Our policy on Palestinian affairs must be wholly a function of our policy on Israeli affairs. Israel is a friend. Israel is an ally. Israel shares common values with us. Israel shares common interests with us, especially in the eradication of terrorism and the need for bringing peace to the region. As President, I will never lose sight of these basic facts. Any aspirant to the Presidency must have the unshakable US-Israeli alliance at the core of his or her strategic vision in the Middle East.
As your President, I would.
Well said, but, unless it gets out as much as the ‘Cain Stumbled’ story did, it will be ineffective — first impressions and all that.
Stacy McCain commented:
Cain was asked a question he was not prepared to answer, and it looked bad. As a result, pundits who didn’t much care for Cain’s candidacy — including Jonah Goldberg and Michael Barone — are in told-you-so mode.
These things happen. Herman Cain is not a foreign-policy wonk and stumbled over a phrase with which he was unfamilar. The pundits were shocked, but I’m not sure how many grassroots GOP voters in Iowa reacted with the same horror.
probably none, but it didn’t look good. Perception means so much.
It was a rookie mistake and he made the classic mistake and kept digging the hole. Mr. Cain needs to hire some good people [not the from the GOP Establishment] and go to school on some of the issues. He’s got to be better than good because the long knives are out for him on the Left and on the Will/Krauthammer Right.
Herman Cain really should hire like Stacy McCain and Ali Akbar, along with consulting with people like Allen West, Mark Steyn – those wise types who are not part of the Establishment.
He’s got to do this quickly so the momentum he’s building does not get halted.
-Further along in the interview, Mr. Cain reiterated a position that does not come off well at all:
WALLACE: We have been at war in Afghanistan for almost 10 years. And yet you say — and you say it quite proudly — you have no plan for what to do in Afghanistan. You’d have to wait until you got into office, until you met with the experts, until you met with military officials and then you decided.
Don’t you owe to people who are thinking of voting for you to give them some idea about what you would do about a major U.S. military involvement in Afghanistan?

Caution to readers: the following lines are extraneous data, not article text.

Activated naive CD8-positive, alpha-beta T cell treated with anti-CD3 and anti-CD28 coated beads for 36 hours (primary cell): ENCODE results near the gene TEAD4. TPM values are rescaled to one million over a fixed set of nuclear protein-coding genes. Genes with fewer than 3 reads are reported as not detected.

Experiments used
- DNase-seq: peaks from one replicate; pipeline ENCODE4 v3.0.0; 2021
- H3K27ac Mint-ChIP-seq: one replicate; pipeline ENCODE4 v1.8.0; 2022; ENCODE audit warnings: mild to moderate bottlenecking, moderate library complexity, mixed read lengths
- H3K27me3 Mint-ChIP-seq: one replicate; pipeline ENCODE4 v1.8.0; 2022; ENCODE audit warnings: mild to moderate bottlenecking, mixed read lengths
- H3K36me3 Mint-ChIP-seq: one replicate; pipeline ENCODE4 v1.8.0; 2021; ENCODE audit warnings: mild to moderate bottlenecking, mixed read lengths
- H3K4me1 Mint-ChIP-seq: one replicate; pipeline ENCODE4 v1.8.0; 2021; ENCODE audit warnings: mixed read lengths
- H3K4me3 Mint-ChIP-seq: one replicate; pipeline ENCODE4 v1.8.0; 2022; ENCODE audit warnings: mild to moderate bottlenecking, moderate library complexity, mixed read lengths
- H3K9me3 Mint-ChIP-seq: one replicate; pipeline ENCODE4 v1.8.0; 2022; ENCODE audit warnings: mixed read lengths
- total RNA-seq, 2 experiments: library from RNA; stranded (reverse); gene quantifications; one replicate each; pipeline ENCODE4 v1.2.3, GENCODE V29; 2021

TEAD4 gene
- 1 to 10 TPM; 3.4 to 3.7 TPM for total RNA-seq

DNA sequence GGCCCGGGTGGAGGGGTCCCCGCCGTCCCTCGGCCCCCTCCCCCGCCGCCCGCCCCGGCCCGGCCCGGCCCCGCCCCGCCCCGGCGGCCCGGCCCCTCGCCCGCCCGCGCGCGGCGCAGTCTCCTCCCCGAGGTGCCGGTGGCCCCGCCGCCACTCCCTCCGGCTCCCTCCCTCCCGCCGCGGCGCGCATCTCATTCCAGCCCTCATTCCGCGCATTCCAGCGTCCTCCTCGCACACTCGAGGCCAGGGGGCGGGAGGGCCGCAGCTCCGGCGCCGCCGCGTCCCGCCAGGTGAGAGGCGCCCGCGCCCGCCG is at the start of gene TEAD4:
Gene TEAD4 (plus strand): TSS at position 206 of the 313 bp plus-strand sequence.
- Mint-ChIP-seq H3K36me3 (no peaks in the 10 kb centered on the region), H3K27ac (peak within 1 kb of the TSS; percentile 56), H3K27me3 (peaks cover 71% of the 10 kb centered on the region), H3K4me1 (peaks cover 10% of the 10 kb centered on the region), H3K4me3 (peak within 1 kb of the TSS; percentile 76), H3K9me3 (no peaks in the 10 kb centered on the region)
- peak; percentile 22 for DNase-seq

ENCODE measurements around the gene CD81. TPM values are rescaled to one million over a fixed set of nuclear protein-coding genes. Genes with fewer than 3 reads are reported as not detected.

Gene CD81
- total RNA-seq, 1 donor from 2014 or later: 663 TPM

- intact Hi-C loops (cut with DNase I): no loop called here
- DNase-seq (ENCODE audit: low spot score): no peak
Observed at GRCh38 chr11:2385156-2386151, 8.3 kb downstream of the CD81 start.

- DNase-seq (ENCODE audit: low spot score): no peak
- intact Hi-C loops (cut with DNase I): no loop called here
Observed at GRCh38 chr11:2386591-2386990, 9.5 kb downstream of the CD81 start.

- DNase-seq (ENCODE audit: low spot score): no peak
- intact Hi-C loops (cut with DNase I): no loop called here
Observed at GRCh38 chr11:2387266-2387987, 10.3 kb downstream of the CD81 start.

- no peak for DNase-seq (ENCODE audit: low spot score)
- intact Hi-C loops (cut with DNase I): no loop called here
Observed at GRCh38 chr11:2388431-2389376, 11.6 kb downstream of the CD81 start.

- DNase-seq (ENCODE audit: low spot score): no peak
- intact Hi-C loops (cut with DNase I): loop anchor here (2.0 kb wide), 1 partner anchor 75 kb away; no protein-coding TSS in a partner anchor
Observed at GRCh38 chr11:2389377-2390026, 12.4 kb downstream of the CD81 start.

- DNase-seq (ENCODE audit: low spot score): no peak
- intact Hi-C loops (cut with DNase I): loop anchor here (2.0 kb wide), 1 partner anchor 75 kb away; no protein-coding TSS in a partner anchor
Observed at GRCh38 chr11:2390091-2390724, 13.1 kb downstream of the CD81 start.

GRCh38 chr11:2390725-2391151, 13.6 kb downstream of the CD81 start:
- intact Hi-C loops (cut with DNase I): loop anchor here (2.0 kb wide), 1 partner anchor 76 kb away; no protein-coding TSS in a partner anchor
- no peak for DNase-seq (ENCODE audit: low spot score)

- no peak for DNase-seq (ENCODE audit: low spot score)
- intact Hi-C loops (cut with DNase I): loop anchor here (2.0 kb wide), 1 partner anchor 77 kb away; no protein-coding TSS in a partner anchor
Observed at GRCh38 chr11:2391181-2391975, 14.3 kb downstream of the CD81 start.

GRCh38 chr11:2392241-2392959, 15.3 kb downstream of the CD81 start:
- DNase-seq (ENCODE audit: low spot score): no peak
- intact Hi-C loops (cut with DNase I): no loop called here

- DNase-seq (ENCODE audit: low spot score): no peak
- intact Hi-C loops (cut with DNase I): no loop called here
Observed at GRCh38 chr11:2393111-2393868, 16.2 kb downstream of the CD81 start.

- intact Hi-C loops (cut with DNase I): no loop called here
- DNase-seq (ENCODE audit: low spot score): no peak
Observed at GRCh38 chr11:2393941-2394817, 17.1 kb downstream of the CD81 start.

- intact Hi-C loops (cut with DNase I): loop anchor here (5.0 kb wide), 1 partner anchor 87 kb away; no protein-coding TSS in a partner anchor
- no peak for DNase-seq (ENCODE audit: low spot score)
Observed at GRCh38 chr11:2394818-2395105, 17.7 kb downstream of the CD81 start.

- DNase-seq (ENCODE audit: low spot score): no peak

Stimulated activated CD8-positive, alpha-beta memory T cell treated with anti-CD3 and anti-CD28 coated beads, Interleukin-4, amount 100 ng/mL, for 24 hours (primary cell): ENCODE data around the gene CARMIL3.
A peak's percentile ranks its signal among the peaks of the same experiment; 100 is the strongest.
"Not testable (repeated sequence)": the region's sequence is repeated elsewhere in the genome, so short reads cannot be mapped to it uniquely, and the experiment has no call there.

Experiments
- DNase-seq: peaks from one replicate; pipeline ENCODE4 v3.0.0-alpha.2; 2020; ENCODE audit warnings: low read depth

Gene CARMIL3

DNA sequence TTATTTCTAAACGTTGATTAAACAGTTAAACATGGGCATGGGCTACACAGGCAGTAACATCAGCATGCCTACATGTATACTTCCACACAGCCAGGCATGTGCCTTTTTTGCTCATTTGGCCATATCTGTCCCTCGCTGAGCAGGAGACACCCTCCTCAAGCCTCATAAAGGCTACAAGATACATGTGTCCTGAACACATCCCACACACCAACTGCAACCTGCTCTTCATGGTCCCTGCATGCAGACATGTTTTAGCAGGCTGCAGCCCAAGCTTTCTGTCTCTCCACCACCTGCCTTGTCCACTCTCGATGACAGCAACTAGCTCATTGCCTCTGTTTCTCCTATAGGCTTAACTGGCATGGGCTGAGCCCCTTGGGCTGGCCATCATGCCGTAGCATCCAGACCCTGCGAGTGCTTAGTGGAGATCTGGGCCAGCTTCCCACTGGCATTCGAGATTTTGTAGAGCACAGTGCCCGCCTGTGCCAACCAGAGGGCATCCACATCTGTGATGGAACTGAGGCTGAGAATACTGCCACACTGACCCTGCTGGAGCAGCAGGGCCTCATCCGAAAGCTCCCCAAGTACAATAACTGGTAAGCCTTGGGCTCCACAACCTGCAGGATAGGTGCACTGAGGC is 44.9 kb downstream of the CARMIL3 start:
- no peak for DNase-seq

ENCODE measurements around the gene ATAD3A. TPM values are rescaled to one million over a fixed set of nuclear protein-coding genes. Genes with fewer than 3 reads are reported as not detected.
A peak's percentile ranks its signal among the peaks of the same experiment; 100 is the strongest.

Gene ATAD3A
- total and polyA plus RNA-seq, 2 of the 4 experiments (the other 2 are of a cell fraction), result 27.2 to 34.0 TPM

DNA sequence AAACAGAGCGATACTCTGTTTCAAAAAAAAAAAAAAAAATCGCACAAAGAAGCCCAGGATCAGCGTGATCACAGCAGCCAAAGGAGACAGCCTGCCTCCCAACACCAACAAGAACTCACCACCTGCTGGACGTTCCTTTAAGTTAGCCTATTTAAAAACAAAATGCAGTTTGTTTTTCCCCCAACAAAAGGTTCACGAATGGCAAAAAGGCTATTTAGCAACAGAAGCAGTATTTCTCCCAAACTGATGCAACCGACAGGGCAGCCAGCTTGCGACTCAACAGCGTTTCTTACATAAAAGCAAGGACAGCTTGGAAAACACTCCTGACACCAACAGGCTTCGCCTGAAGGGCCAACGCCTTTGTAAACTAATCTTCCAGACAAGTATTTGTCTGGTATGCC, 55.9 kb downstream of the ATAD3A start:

CAIN: I do. And here’s what I owe them — I owe them the right approach to the right decision such that we’re not there 10 more years.
WALLACE: So, what is the right approach?
CAIN: The right approach is: the day I’m elected president, I will start on that plan such that the day I was sworn in, I will be able to implement the plan.
WALLACE: But that doesn’t tell anybody what you’re — I mean, do you support counterinsurgency or counterterrorism?
CAIN: Chris, let’s go back — let’s go back — let’s go back to the fundamental question. We’ve got to work on the right problem. I think it is disingenuous to tell the American people what I would do when I don’t have the intelligence information. I don’t have all of the factors that are affecting this particular situation.
I owe the American people a responsible decision and a responsible plan. And I don’t think any candidate can responsibly say what they would do if they are elected president.
Mr. Cain: you make a good case for not getting into specifics, but you must articulate a guiding philosophy that will govern you if you become Commander-In-Chief. People want and need to know you have a world view that is based on some solid principles. Now, maybe you do, maybe you think you’ve articulated it, but it’s not translating very well. Please, be more specific about your general outlook on a very dangerous and volatile world. You will get no where fast if you do not indicated as clearly as you do on so many domestic issues that you, as President, would be ready to resume the role of Leader of The Free World. In addition to being the Executive head of government, the President is head of state and, thus, people look to that person for inspiration. Clarity.
As Jimmie Bise puts it so well:
…I understand that world affairs are sloppy and there often isn’t an easy simple answer. I get that no Chief Executive is going to have a particularly detailed policy before they get a few skilled and experienced people around them who can lend their knowledge to its crafting.
On the other hand, I do expect that every candidate for President have at least a working knowledge of what is going on around the world and the ability to share it. We voters are smart enough to understand that a candidate like Cain doesn’t have access to as much information as the President — we don’t expect him to be Henry Kissinger.
Whatever he does, it needs to happen quickly. He’s not such a darling of the talk show circuit that he can get as quick a second-chance as Newt Gingrich got today, but it wouldn’t be a bad idea for him to try. He can still claw back most of the momentum he lost, not with the Paul Rahes of the world who have found the excuse to dismiss him they wanted but with the Claire Berlinskis. I suspect that she, and most of the GOP electorate, are willing to forgive him this mistake if he’s willing to show them he learned a lot from it.
Dead solid perfect.
Please understand, Mr. Cain, I make these points because I want you to be a contender. You’re on my short list for support. You’ve got so much to offer this country and you’re a good man. Don’t do yourself and your beliefs a disservice.